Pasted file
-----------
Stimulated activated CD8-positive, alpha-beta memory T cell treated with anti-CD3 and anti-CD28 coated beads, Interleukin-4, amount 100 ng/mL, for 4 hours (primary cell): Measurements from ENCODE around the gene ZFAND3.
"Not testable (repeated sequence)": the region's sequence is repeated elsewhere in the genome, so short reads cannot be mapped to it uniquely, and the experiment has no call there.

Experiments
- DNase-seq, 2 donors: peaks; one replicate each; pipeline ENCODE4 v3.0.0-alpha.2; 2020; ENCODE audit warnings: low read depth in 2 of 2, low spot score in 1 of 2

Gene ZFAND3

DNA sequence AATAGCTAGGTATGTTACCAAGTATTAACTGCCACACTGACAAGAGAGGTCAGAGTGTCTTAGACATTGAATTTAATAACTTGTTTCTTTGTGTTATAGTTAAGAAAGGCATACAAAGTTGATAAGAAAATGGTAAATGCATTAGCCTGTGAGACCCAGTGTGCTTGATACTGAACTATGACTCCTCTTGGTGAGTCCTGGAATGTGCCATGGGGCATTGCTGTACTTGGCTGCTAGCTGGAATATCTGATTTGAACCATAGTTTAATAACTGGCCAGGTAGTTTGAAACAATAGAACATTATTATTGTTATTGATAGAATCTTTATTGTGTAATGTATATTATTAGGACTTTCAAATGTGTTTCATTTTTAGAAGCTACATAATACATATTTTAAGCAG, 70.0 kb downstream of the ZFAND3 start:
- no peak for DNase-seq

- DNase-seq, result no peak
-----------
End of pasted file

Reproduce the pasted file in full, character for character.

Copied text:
Stimulated activated CD8-positive, alpha-beta memory T cell treated with anti-CD3 and anti-CD28 coated beads, Interleukin-4, amount 100 ng/mL, for 4 hours (primary cell): Measurements from ENCODE around the gene ZFAND3.
"Not testable (repeated sequence)": the region's sequence is repeated elsewhere in the genome, so short reads cannot be mapped to it uniquely, and the experiment has no call there.

Experiments
- DNase-seq, 2 donors: peaks; one replicate each; pipeline ENCODE4 v3.0.0-alpha.2; 2020; ENCODE audit warnings: low read depth in 2 of 2, low spot score in 1 of 2

Gene ZFAND3

DNA sequence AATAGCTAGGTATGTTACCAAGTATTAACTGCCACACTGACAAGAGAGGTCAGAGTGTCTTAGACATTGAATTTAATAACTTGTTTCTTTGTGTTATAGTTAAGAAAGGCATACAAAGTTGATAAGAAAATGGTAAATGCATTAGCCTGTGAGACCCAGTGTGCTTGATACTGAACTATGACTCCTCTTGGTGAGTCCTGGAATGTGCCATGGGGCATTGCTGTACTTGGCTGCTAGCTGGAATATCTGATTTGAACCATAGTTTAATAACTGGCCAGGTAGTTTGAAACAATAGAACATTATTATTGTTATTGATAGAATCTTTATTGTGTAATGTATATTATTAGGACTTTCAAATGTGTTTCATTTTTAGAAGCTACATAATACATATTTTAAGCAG, 70.0 kb downstream of the ZFAND3 start:
- no peak for DNase-seq

- DNase-seq, result no peak